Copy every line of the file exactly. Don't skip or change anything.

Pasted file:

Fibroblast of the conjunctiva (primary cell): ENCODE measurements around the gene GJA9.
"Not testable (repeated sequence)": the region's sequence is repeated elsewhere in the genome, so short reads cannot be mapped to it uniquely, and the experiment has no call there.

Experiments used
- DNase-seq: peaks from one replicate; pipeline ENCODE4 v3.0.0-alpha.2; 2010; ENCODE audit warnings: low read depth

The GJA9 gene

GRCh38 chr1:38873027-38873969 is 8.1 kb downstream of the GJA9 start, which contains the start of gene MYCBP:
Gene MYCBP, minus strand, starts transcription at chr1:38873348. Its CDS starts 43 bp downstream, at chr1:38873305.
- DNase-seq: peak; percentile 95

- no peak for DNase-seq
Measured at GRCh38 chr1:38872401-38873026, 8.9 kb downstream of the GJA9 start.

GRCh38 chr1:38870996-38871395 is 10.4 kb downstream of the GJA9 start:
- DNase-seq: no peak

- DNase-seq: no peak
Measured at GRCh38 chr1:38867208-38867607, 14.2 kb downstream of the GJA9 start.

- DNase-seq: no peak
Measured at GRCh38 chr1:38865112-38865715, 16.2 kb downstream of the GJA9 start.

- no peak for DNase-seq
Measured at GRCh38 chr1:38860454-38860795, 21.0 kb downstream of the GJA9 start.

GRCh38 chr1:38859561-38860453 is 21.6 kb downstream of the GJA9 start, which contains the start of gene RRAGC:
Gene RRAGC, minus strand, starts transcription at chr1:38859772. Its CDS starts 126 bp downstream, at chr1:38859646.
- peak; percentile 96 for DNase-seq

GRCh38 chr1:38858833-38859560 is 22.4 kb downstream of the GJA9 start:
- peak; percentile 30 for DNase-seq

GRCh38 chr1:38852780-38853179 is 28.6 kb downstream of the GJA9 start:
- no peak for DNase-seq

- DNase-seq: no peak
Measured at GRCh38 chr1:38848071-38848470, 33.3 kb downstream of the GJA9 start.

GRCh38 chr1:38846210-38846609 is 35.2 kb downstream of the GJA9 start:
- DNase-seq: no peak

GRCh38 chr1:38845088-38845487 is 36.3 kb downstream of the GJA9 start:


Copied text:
Fibroblast of the conjunctiva (primary cell): ENCODE measurements around the gene GJA9.
"Not testable (repeated sequence)": the region's sequence is repeated elsewhere in the genome, so short reads cannot be mapped to it uniquely, and the experiment has no call there.

Experiments used
- DNase-seq: peaks from one replicate; pipeline ENCODE4 v3.0.0-alpha.2; 2010; ENCODE audit warnings: low read depth

The GJA9 gene

GRCh38 chr1:38873027-38873969 is 8.1 kb downstream of the GJA9 start, which contains the start of gene MYCBP:
Gene MYCBP, minus strand, starts transcription at chr1:38873348. Its CDS starts 43 bp downstream, at chr1:38873305.
- DNase-seq: peak; percentile 95

- no peak for DNase-seq
Measured at GRCh38 chr1:38872401-38873026, 8.9 kb downstream of the GJA9 start.

GRCh38 chr1:38870996-38871395 is 10.4 kb downstream of the GJA9 start:
- DNase-seq: no peak

- DNase-seq: no peak
Measured at GRCh38 chr1:38867208-38867607, 14.2 kb downstream of the GJA9 start.

- DNase-seq: no peak
Measured at GRCh38 chr1:38865112-38865715, 16.2 kb downstream of the GJA9 start.

- no peak for DNase-seq
Measured at GRCh38 chr1:38860454-38860795, 21.0 kb downstream of the GJA9 start.

GRCh38 chr1:38859561-38860453 is 21.6 kb downstream of the GJA9 start, which contains the start of gene RRAGC:
Gene RRAGC, minus strand, starts transcription at chr1:38859772. Its CDS starts 126 bp downstream, at chr1:38859646.
- peak; percentile 96 for DNase-seq

GRCh38 chr1:38858833-38859560 is 22.4 kb downstream of the GJA9 start:
- peak; percentile 30 for DNase-seq

GRCh38 chr1:38852780-38853179 is 28.6 kb downstream of the GJA9 start:
- no peak for DNase-seq

- DNase-seq: no peak
Measured at GRCh38 chr1:38848071-38848470, 33.3 kb downstream of the GJA9 start.

GRCh38 chr1:38846210-38846609 is 35.2 kb downstream of the GJA9 start:
- DNase-seq: no peak

GRCh38 chr1:38845088-38845487 is 36.3 kb downstream of the GJA9 start: